The Hindu holiday Diwali is a staple time for the celebration of Indian culture, the gathering of friends and family and a multitude of traditional activities, food, fireworks and rituals of worship. Students at the University of Georgia and local Athens residents are able to celebrate light, prosperity and the defeat of darkness and evil.
Diwali began on Saturday, Nov. 14 this year. It is celebrated over the course of five days, with each day representing a different spiritual meaning.
Praying to the Hindu gods and bringing them items for good fortune and future blessings is a traditional celebratory act during Diwali. Sacrificing food to the Hindu gods before eating to pay respect is also a common occurrence during Diwali.
Due to the COVID-19 pandemic, the typical holiday celebrations are difficult to partake in, halting plans of mass gatherings and leading to a different atmosphere for Diwali this year. However, some students were able to return home to their families and continue the traditions they started.
“Diwali is a time for family and friends to come together and celebrate a time of light and positivity amidst a world that can be loud and deafening at times,” said junior double-major in finance and management information systems Shree Kamath. This year, Kamath was able to return to her hometown of Alpharetta to light fireworks with her family and drop off faral, which is a collection of traditional Indian snacks enjoyed during Diwali celebrations, to friends and family.
“It felt good to align myself with my culture and be around my family and get to see close family friends I hadn’t seen in months due to the pandemic,” Kamath said.
Every year, the Indian Student Association at UGA hosts an inclusive Diwali celebration that is heavily attended and requires weeks of planning. Due to COVID-19, they were unable to hold the event in order to ensure the safety of everyone on campus.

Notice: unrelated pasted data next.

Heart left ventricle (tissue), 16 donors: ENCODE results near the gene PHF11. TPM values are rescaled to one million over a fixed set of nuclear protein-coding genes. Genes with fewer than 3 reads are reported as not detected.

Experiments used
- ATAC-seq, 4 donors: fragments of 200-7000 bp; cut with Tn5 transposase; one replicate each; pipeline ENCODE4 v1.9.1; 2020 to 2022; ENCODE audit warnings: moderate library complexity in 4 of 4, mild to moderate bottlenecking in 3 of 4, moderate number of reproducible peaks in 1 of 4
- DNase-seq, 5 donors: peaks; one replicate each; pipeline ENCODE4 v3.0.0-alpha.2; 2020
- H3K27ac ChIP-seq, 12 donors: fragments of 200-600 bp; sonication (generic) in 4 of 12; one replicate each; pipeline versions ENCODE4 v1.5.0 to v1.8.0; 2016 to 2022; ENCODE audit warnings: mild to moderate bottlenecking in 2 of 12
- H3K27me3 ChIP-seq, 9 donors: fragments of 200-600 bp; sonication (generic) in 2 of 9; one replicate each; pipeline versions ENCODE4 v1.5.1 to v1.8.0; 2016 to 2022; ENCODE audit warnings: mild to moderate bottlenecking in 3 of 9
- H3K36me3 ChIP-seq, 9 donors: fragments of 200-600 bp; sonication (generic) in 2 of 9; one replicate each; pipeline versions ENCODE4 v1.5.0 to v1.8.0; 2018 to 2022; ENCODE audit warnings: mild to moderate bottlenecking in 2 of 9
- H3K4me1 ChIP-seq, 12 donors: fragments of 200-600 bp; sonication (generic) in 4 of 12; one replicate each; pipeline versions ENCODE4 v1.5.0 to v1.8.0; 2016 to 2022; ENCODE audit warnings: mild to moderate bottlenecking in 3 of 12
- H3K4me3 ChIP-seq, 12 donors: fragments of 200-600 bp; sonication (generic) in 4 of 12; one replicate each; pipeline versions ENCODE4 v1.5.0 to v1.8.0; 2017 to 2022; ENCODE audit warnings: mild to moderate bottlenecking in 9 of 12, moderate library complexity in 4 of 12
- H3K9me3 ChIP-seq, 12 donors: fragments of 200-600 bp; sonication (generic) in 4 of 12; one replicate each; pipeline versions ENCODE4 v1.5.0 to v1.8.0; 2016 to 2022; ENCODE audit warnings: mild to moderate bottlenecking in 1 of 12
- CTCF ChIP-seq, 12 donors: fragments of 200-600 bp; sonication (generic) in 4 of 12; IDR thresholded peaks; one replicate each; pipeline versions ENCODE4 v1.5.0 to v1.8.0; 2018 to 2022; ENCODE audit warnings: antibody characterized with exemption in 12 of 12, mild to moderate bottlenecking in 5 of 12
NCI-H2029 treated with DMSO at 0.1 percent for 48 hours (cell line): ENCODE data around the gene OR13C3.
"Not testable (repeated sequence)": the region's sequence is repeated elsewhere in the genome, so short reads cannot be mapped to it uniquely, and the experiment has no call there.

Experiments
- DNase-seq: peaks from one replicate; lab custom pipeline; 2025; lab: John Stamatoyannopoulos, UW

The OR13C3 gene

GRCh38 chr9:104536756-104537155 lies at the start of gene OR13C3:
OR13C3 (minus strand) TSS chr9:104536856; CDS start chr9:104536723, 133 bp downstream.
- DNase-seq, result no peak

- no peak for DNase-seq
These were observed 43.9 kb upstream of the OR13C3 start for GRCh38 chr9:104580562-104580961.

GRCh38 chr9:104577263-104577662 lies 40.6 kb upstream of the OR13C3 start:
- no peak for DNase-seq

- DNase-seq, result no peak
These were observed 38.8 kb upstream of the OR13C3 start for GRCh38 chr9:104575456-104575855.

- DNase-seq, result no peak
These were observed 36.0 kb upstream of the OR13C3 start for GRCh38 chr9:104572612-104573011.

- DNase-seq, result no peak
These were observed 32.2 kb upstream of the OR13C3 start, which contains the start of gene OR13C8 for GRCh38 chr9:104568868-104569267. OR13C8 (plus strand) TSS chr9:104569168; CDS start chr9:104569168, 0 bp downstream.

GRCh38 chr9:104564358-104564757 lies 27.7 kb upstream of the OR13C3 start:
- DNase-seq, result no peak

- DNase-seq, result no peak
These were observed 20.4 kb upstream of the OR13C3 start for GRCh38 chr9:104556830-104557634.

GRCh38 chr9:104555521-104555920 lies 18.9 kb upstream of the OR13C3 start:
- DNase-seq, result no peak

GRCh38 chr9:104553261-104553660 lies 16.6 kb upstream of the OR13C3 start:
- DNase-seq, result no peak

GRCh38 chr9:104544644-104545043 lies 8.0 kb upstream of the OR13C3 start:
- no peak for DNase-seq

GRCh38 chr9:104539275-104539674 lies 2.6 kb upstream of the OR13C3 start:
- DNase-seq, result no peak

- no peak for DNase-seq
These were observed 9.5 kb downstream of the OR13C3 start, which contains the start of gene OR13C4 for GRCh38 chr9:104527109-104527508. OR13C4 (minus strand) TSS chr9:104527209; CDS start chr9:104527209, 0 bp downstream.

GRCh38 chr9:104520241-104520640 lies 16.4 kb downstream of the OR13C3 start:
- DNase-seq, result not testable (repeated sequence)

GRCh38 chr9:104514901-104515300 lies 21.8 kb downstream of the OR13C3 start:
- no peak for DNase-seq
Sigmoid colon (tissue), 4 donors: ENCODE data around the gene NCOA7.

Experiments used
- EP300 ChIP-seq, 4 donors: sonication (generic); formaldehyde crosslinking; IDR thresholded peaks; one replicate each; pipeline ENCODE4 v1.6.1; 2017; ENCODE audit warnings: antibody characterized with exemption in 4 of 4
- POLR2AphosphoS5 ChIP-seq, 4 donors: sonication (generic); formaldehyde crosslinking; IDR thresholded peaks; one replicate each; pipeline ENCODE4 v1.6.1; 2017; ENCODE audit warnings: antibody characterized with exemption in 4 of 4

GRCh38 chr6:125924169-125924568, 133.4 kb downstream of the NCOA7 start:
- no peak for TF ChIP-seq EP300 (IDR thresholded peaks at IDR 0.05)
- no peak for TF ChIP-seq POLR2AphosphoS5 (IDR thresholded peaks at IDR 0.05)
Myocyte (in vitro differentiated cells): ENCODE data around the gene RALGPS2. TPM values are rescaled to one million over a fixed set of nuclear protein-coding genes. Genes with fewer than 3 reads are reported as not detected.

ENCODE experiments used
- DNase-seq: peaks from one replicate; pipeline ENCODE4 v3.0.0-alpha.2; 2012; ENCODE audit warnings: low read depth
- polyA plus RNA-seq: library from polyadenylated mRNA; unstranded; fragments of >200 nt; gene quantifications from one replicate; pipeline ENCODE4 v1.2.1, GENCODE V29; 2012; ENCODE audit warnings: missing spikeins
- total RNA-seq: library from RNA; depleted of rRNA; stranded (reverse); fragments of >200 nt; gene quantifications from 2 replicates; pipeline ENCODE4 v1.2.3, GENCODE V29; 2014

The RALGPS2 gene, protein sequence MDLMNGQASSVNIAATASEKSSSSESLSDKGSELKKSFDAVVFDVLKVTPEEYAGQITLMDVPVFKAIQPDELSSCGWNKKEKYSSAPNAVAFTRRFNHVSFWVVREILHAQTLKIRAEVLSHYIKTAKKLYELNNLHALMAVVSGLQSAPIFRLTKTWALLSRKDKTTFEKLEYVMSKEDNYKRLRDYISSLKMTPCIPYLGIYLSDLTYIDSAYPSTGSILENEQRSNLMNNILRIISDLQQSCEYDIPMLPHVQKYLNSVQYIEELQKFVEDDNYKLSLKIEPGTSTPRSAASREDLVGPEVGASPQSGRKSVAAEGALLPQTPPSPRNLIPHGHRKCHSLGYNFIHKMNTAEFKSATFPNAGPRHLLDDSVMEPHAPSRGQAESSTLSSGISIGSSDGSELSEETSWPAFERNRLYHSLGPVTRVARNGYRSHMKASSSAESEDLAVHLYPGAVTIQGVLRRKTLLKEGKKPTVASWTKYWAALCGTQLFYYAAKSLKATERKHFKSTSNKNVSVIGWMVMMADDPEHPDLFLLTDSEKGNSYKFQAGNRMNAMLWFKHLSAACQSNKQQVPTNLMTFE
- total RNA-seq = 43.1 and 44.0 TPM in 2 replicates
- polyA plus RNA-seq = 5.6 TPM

President of ISA Ameya Sawadkar said the committee was disappointed they did not get to have a large celebration this year. Usually, the organization partners with the UGA Indian Cultural Exchange to provide event-goers with Indian dishes such as aloo tikki chole chaat and chili paneer. The guests are also greeted with games, singing, dancing and skits that tell the religious story behind Diwali.
Instead, ISA organized a photography competition on Instagram for participants to portray what Diwali means to them and their stories from the holiday. The winner will receive a prize.
Abhay Chilakamarri, a sophomore management information systems major, said that Diwali was completely different this year.
"We weren't able to have too much of the social aspect...our celebration was much smaller and instead of going to parties, I just celebrated and ate with my family and we did some fireworks in our neighborhood,” Chilakamarri said. “But it's still a stress relief, and it's a way to get away from school and just enjoy our traditions and celebrate our values.”
Richa Bajaj, ISA secretary and Ph.D. student, said Diwali was the one time of the year when she was able to return home to her family. Originally from Kanpur, India, Bajaj moved to the U.S. in 2016.
“When I was In India I studied in Pune, which was away from my hometown, so I used to go back to Kanpur to celebrate Diwali with my family and friends,” Bajaj said. “For me, Diwali meant home.”
Now that Bajaj lives in Athens, she finds it difficult to return home. Because COVID-19 has led to additional obstacles with the safety concerns surrounding flying, she decided to safely video chat with her family this year.
UGA professor Puneet Dwivedi also reminisced on past Diwalis he spent in his hometown of Lucknow, India.
“It’s an amazing experience. Everything is shining and everyone is so happy. Every house has oil lamps outside and every street is so full of light. The city comes alive,” Dwivedi said. “You have all the sweets in the world. You get new clothes. When I was at kid growing up in India the best part was eating all of the sweets and watching the fireworks. I miss those times.”
Tilak Patel, a sophomore biology major, is passionate about annakut and visiting the temple near his home in Lilburn.
Annakut is a traditional festivity of preparing large amounts of food to offer to the Gods.
“Usually, we would go to the temple and offer food to the God...but since there was no celebration or assembly at the temple, we did everything at home,” Patel said. “So we have this shrine at home in which we had a smaller version annakut and decorated it with many Indian dishes, and only did this with close loved ones.”
The UGA community was still able to successfully celebrate Diwali this year through reminiscing on memories and spending quality time with family.